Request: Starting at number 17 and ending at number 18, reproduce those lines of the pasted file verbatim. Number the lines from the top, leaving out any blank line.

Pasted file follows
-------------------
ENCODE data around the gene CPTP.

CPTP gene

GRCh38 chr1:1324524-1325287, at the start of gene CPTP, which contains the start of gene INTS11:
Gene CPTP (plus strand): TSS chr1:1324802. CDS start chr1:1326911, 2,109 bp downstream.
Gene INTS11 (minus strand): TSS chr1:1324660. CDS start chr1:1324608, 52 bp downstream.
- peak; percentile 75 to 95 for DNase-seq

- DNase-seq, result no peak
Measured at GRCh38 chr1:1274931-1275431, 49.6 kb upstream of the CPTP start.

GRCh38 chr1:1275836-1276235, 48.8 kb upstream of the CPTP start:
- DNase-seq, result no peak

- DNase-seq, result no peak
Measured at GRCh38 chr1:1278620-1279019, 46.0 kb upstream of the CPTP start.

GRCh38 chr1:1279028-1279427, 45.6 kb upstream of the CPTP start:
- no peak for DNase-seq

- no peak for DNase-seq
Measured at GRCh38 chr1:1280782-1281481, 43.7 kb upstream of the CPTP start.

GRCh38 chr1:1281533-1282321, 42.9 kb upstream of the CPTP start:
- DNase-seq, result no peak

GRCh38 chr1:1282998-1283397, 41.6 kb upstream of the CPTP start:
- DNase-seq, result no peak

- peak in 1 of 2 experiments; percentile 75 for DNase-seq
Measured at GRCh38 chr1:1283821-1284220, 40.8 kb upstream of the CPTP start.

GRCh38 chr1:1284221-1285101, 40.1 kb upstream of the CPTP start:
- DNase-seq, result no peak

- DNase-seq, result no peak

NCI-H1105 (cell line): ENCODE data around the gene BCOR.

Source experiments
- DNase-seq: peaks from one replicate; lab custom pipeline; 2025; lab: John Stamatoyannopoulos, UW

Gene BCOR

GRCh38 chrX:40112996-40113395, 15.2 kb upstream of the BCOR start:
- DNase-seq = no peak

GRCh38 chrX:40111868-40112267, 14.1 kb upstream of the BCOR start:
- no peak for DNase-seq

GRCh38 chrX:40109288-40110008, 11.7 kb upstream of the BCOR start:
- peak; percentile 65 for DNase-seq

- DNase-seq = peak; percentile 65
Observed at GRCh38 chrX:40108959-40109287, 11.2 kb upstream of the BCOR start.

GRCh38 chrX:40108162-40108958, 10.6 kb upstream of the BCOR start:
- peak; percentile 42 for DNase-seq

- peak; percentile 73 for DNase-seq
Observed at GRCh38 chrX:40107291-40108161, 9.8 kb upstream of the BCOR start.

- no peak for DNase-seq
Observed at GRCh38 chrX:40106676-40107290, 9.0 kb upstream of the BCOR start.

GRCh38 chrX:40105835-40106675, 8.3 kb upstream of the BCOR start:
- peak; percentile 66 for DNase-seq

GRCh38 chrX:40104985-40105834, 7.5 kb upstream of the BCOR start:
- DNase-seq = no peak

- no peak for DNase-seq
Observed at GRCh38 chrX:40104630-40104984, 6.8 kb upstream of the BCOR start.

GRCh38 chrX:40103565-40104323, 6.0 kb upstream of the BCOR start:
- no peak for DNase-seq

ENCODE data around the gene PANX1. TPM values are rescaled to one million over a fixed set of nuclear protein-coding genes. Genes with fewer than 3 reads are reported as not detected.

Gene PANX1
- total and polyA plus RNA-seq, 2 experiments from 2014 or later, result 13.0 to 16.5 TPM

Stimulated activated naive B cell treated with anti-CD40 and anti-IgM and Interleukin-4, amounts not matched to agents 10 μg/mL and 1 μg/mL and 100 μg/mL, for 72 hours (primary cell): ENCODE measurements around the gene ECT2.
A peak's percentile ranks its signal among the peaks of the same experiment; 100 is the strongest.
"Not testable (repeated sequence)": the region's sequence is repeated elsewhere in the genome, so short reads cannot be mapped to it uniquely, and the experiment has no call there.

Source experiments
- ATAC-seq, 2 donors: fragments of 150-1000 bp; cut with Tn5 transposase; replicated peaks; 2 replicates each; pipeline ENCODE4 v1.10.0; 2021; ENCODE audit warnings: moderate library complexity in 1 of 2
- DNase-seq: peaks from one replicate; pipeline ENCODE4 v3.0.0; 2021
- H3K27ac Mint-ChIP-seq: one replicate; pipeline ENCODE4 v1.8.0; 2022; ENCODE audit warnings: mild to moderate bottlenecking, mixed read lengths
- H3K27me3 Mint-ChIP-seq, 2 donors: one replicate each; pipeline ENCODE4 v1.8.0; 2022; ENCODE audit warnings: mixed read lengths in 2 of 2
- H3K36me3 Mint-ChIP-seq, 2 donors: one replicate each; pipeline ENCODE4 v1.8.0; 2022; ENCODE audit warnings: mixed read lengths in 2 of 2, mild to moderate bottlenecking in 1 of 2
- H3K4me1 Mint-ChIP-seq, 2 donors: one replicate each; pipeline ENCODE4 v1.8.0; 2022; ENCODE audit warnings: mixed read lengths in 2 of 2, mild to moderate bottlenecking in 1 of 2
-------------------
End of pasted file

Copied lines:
GRCh38 chr1:1281533-1282321, 42.9 kb upstream of the CPTP start:
- DNase-seq, result no peak